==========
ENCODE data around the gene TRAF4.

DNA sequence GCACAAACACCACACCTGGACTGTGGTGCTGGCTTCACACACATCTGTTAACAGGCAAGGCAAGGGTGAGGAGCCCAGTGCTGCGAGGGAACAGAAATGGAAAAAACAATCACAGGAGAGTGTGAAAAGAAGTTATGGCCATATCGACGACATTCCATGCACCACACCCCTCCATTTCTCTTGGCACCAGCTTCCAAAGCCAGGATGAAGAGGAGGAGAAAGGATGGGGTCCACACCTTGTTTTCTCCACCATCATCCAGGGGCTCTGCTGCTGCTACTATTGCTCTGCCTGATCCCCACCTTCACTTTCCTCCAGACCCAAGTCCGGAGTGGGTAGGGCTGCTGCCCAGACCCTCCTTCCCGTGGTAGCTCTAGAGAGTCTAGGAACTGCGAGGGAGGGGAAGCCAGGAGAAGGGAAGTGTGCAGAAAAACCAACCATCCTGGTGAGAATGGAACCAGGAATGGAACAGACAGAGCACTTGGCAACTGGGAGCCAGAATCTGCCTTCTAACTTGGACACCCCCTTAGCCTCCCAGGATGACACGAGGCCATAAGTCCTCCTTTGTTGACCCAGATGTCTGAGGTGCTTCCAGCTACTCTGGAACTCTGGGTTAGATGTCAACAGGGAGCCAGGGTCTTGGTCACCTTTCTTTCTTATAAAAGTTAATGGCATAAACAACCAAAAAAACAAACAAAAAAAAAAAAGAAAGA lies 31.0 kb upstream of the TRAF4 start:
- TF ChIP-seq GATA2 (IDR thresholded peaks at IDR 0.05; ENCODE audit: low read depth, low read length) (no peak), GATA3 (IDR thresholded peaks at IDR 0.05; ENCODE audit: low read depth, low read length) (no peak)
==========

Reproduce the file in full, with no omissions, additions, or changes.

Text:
ENCODE data around the gene TRAF4.

DNA sequence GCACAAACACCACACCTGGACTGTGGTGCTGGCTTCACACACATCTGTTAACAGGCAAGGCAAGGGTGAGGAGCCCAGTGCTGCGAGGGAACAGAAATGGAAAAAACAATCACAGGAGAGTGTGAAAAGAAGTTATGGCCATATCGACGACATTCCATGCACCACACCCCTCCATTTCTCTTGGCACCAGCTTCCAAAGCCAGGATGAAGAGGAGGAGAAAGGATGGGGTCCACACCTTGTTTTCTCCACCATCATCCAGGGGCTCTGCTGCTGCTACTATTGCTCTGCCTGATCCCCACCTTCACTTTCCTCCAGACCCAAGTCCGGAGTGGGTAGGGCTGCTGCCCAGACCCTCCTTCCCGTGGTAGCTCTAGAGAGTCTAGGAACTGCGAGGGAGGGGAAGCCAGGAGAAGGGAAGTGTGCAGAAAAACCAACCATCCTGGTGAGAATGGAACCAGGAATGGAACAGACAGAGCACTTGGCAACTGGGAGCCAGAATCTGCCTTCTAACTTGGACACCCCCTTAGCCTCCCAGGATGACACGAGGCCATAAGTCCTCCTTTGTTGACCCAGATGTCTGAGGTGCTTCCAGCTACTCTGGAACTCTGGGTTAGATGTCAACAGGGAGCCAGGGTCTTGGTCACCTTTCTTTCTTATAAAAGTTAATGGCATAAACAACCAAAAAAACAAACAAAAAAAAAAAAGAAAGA lies 31.0 kb upstream of the TRAF4 start:
- TF ChIP-seq GATA2 (IDR thresholded peaks at IDR 0.05; ENCODE audit: low read depth, low read length) (no peak), GATA3 (IDR thresholded peaks at IDR 0.05; ENCODE audit: low read depth, low read length) (no peak)